"The Last One" by Euan BlackmanReview
Out on Friday is the latest Euan Blackman single called "The Last One".
It's also the third track from his upcoming second EP ‘Rent Free on My Brain' following both "Burn" and "The Ballad of a Broken Machine" (I'm hopeful that you have read our reviews of those) and as with them was crafted in its entirety by Euan in his home studio & was mastered by Jim Spencer (who has worked with the likes of Johnny Marr, New Order, The Charlatans etc) at Eve Studios.
When artists are kind enough to offer insights into their own music, I usually like to share their words directly with you: in this instance, Euan says of "The Last One" that it ".. started as a simple folky almost James Taylor sounding love song, but when producing the track I chose to use a lot of more electronic textures including Roland drum machines and running acoustic guitars through pedals and effects to get a more interesting sound. I think the track perfectly encapsulates my ‘alt folk for kind folk' vibe. Underneath its story and lyric driven music, but with layers showcasing everything I love about modern music production.."
Having now heard three of the EP tracks, senses of patterns are emerging. Euan is clearly sensitive to the need to balance both diversity across the collection to demonstrate his range, with both his signature style and integrity. Diversity is commendable, but not if it's forced or token.
Thankfully Euan has gone down the road of sticking to what he believes in & trying to do it as well as he can. Thus the prevailing mood will be instantly recognisable to his growing band of fans (who number among them folk artist Benjamin Francis Leftwich, Radio 1's Jack Saunders and as noted previously, Linkin Park's Mike Shinoda). We are very much present in his "introspective and evergreen songs for rainy road trips with wistful gazes…" musical territory which quite understandably he is perfecting as he develops it. Though he's on a train not in a car this time out.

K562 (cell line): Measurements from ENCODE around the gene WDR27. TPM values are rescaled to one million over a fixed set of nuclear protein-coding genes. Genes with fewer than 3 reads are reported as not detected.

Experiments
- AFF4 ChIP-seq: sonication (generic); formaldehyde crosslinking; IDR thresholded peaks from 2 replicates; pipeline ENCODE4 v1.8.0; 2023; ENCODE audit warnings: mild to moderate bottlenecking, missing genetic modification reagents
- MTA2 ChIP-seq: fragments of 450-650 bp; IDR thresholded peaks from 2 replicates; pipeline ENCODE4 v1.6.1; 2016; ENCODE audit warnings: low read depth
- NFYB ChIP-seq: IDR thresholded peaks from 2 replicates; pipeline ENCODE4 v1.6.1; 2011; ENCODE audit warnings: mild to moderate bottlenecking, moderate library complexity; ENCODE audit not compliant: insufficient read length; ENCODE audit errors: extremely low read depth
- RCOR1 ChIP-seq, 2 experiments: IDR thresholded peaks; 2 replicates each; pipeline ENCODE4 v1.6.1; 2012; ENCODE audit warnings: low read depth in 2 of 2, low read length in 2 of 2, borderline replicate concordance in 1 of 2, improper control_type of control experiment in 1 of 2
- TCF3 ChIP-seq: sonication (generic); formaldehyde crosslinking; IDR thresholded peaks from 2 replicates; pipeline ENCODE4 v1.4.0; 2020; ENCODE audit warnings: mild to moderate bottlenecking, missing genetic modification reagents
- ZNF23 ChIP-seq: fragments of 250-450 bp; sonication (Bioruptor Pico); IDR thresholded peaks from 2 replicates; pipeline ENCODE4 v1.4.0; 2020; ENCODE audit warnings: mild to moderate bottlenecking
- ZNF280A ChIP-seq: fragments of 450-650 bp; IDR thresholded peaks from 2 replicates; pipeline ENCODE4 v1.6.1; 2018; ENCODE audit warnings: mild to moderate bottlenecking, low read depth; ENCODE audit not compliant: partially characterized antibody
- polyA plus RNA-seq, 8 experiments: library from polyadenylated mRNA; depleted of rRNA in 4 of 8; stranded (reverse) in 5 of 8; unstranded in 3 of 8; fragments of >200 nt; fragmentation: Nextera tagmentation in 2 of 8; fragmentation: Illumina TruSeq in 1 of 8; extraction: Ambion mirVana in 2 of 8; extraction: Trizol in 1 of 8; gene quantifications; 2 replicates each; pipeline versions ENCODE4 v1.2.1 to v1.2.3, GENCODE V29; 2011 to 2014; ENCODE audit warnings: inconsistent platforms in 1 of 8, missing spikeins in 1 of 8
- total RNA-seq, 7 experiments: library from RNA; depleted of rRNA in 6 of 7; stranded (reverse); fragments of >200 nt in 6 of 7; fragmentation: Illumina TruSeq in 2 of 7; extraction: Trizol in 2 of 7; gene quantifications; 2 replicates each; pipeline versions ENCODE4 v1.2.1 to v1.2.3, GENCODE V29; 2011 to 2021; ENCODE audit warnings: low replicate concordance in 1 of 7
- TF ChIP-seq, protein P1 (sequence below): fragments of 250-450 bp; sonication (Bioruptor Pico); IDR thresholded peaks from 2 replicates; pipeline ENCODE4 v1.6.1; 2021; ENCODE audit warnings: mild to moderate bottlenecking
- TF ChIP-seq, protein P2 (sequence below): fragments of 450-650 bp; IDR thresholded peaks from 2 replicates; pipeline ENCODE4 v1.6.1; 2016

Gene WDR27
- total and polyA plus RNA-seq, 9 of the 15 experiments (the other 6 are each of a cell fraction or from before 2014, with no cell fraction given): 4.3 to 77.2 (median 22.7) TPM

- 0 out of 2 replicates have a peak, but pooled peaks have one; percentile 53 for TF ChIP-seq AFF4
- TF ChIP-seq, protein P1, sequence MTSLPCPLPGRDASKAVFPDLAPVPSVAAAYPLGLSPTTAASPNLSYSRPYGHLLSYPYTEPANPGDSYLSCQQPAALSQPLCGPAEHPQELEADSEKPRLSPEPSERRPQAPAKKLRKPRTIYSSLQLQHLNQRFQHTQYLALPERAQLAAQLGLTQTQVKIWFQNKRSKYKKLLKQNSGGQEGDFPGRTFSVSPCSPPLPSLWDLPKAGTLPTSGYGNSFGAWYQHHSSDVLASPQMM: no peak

In fact his apparent formula seems rather nicely encapsulated in his own words above: if you starting point is a sort of James Taylor vibe and you then process it in a 2023 technological style then you do get what he's aiming for & it is distinctive.
The wire along which Euan walks though is that in his aim for the "kindness" he seeks to convey, the glacial techno approach can, if overdone, alienate. It is not intrinsically a warm route unless coupled with the right melody, words & vocal delivery. Which seems a challenge he is more than up for. (Check out too his "Kind Folk Club" at https://soundcloud.com/user-999772055/sets/the-kind-folk-club-demos).
This innovative & potentially risky strategy may on the surface appear to be built on contradictory impulses (and he is also an artist who manages to go for a "lo-fi" approach while utilising contemporary technology) yet it elevates Euan as a creative artist: be resolving the apparent dichotomies, he produces music which exists beyond that a more conservative, safer & ultimately cliched approach would have generated. In this context, slipping in unusual vocabulary like "centrifugal" is part of the process of pushing forwards.
The other noticeable dynamic at play here is the tension between the thoughtful lyrics, which have clearly had a lot of time & thought spent on them, and the atmosphere of the whole. The latter doesn't quite overwhelm the former, but the downbeat delivery, verging on whispering, could in less skilled hands get buried beyond immediate listener access. What you get instead seems so terribly personal that you almost feel guilty at possibly eavesdropping on some extremely private thoughts. Pretty much the epitome of a truly intimate song in fact.